With a range of study abroad programs available, you will have ample opportunities to develop a worldwide view of retailing. Study, research, and internship experiences are available at prestigious institutions in cities such as London, England; Florence and Milan, Italy; and more. This international exposure provides a rich context to guide your success and leadership in the field.
Experience the Twin Cities Design and Retail Culture
The Twin Cities of Minneapolis and St. Paul are two major retail centers and are home to 17 Fortune 500 companies, in addition to hundreds of small- and medium-sized businesses. These businesses form a landscape of unlimited opportunities to connect with industry-leading companies and create important pathways for your career success.> Graduates begin their careers in a variety of corporate or store environments with key roles, such as merchandising, marketing, product development, distribution, store management, visual merchandising, advertising, sales promotion, and human resources.
It’s time to integrate your creative sense with your business savvy–by starting the retail merchandising program at the U of M.
If you have completed college credits after graduation from high school, then you are considered a transfer student.
The following factors are considered in the review of transfer applications:
- Minimum cumulative GPA of 2.00; preferred minimum cumulative GPA of 2.80.
- Grade patterns over time - overall GPA, term GPA, and number of withdrawals.
- Presence of any major-related courses and grades in those courses.
- An especially challenging pattern of coursework. If fewer than 26 college credits completed at the time of application, high school record and test scores will be considered for review.
- Space in the major. Note: some majors are more competitive than others.
- Extenuating circumstances. Please explain any grades or academic patterns in a letter of circumstance submitted with your admissions application. Include information about why you are a good fit for the major to which you are applying.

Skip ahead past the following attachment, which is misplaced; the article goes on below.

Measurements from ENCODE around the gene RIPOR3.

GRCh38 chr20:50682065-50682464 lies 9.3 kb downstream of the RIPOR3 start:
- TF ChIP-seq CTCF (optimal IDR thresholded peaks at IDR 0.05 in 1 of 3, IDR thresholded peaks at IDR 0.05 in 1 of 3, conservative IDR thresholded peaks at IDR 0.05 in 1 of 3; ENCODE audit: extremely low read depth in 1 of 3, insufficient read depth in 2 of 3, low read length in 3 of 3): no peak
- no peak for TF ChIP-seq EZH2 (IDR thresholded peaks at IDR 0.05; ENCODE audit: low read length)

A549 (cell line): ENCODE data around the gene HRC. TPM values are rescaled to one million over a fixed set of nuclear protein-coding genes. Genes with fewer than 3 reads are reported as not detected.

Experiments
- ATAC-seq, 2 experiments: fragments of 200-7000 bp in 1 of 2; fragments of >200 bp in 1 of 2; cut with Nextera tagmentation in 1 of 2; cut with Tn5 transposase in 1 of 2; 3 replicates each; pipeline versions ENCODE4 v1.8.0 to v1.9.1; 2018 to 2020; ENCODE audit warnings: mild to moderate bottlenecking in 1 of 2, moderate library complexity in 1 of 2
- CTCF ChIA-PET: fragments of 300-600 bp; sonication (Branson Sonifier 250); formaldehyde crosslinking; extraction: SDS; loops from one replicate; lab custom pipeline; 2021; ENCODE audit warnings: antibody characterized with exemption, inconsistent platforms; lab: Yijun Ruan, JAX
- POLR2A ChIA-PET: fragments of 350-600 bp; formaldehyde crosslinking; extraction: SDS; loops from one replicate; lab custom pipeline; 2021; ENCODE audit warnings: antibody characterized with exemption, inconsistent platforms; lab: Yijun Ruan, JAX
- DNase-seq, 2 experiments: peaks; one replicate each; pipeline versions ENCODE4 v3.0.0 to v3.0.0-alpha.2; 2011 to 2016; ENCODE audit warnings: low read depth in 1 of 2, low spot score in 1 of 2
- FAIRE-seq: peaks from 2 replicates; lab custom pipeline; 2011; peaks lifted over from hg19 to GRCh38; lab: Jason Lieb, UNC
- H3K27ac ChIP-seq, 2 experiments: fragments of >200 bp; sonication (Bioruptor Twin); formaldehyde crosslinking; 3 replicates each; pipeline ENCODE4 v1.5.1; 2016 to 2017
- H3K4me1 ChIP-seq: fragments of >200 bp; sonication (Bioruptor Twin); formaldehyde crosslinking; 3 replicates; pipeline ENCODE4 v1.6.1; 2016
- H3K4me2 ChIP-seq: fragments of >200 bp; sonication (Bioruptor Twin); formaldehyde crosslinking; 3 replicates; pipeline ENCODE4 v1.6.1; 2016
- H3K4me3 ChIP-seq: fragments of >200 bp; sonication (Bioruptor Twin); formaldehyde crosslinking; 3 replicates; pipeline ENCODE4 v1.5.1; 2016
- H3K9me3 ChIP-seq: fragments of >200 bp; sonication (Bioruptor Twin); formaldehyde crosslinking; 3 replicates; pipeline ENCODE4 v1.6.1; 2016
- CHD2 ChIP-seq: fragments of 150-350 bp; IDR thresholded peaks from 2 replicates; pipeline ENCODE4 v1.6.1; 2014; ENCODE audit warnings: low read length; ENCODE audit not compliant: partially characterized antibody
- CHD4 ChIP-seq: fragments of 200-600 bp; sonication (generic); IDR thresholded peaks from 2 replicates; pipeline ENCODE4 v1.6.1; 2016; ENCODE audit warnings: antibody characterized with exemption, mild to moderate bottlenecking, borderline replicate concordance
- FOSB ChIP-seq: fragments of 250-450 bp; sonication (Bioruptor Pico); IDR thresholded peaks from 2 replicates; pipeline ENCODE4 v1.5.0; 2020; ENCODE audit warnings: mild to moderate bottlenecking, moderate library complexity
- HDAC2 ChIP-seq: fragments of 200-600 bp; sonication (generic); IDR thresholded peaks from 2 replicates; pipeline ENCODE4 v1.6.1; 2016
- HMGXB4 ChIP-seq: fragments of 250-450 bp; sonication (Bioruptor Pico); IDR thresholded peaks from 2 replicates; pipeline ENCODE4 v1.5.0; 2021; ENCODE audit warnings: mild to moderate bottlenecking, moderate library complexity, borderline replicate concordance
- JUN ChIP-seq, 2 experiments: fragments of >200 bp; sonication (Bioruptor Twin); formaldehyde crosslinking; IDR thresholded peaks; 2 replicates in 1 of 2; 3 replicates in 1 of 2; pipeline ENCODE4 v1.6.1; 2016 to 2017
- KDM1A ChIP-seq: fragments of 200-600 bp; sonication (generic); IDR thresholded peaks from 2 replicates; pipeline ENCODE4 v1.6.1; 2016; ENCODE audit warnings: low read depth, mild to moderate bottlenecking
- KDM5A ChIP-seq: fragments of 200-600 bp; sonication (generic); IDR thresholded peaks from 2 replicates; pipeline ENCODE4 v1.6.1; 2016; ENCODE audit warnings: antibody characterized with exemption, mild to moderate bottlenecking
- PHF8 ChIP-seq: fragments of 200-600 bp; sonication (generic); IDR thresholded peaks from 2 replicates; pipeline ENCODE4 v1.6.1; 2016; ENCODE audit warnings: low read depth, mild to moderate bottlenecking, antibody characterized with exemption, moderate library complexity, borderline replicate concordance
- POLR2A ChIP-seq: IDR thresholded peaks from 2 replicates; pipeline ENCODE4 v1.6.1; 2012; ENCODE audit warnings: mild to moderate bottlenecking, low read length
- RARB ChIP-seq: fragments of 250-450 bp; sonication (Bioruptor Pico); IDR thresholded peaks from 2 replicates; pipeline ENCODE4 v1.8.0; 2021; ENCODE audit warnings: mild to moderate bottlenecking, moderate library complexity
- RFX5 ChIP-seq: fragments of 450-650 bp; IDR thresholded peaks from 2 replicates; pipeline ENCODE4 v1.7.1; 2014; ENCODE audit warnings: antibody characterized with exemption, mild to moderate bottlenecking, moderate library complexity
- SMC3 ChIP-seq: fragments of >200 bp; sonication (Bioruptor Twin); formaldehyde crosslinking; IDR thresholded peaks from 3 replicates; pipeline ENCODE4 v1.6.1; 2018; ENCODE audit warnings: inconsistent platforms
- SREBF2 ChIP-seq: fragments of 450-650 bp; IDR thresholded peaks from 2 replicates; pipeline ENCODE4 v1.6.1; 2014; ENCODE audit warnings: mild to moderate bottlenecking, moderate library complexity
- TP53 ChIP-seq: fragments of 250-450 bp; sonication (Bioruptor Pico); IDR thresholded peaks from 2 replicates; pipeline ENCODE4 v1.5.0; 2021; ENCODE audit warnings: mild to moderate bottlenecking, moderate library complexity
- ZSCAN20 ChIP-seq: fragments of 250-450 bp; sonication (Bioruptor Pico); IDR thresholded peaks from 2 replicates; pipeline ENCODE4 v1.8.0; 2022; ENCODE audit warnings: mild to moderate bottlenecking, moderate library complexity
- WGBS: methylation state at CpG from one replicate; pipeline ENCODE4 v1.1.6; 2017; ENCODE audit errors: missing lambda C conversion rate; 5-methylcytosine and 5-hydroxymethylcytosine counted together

Program Type: Baccalaureate
Required credits to graduate with this degree: 120
Required credits within the major: 47-49
Degree: Bachelor of Science
Only completed applications will be reviewed for admission into the College of Design. The transfer application checklist provides details on the application requirements.
If you have questions, call the Office of Admissions at 612-625-2008 or 1-800-752-1000.
Please note that while programs admit for spring, studio sequencing for Pre-Architecture, Pre-Apparel, and Pre-Interior Design only begin in the fall term.
Transferring Courses and Submitting Coursework for Review:
Use the Transferology system to see how transfer courses from other schools may fulfill U of M liberal education requirements. After admission, the Office of Admissions reviews a student's transfer coursework to determine transferability of credit as elective and/or liberal education requirements. For classes not listed in Transferology, or on the regional transfer guides at right, admitted students can submit course materials to be reviewed by faculty for transferability into a Design major.
If you would like to submit transfer course work for review to meet major (versus liberal education) requirements please contact Woody Stulberg to discuss course petition process.